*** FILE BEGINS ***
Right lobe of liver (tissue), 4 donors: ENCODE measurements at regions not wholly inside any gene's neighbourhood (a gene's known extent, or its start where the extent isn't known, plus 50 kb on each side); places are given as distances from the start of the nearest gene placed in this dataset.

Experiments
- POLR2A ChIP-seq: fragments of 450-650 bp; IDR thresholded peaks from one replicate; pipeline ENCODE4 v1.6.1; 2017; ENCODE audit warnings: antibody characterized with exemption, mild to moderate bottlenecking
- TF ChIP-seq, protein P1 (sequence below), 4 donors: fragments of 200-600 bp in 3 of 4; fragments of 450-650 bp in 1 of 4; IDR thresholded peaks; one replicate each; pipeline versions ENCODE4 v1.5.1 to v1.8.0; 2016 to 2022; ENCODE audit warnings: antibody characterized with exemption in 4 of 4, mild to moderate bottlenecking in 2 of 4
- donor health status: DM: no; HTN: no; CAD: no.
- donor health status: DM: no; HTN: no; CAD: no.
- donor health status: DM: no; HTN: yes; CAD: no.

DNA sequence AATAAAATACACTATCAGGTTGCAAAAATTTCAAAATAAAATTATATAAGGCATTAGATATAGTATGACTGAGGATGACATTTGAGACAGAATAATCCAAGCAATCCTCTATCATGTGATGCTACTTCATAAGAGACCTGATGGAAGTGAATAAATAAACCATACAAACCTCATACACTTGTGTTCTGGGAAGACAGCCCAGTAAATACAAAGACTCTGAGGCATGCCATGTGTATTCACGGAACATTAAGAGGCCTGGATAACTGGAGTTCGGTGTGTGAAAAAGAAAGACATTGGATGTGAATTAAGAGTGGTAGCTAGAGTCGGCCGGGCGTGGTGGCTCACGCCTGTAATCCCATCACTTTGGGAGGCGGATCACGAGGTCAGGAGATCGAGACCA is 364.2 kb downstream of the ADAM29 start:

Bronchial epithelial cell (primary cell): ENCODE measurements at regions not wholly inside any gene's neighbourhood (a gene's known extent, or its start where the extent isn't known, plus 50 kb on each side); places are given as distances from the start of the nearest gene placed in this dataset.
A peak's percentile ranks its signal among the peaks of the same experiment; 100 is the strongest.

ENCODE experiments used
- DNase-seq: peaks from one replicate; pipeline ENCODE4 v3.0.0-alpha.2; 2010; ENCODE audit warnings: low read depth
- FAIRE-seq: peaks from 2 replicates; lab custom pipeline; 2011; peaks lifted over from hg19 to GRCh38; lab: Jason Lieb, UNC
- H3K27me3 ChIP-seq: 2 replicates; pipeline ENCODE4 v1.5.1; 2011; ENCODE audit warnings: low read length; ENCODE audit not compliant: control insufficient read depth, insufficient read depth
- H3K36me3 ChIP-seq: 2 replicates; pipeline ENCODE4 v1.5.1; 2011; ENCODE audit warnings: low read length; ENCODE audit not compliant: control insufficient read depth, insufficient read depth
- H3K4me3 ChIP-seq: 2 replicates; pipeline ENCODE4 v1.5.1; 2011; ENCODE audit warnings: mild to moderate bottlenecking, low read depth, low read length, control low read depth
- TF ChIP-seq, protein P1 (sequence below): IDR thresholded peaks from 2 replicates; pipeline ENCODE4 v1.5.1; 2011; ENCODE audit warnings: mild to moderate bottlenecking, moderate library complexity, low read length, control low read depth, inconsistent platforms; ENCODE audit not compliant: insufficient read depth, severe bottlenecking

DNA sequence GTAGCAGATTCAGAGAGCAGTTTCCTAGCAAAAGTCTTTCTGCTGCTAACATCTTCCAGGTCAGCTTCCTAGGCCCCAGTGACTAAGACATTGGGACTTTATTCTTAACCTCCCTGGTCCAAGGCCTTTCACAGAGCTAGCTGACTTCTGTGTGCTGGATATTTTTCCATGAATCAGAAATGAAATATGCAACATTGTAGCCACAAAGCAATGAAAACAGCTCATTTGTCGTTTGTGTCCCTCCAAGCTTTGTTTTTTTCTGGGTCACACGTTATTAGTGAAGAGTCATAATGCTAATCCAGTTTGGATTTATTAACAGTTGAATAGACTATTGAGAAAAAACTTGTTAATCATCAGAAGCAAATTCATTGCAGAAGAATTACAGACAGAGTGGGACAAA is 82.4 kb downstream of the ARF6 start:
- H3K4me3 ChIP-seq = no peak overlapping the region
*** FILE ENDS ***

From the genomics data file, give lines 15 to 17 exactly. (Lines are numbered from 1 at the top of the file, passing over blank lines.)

- H3K36me3 ChIP-seq: 2 replicates; pipeline ENCODE4 v1.5.1; 2011; ENCODE audit warnings: low read length; ENCODE audit not compliant: control insufficient read depth, insufficient read depth
- H3K4me3 ChIP-seq: 2 replicates; pipeline ENCODE4 v1.5.1; 2011; ENCODE audit warnings: mild to moderate bottlenecking, low read depth, low read length, control low read depth
- TF ChIP-seq, protein P1 (sequence below): IDR thresholded peaks from 2 replicates; pipeline ENCODE4 v1.5.1; 2011; ENCODE audit warnings: mild to moderate bottlenecking, moderate library complexity, low read length, control low read depth, inconsistent platforms; ENCODE audit not compliant: insufficient read depth, severe bottlenecking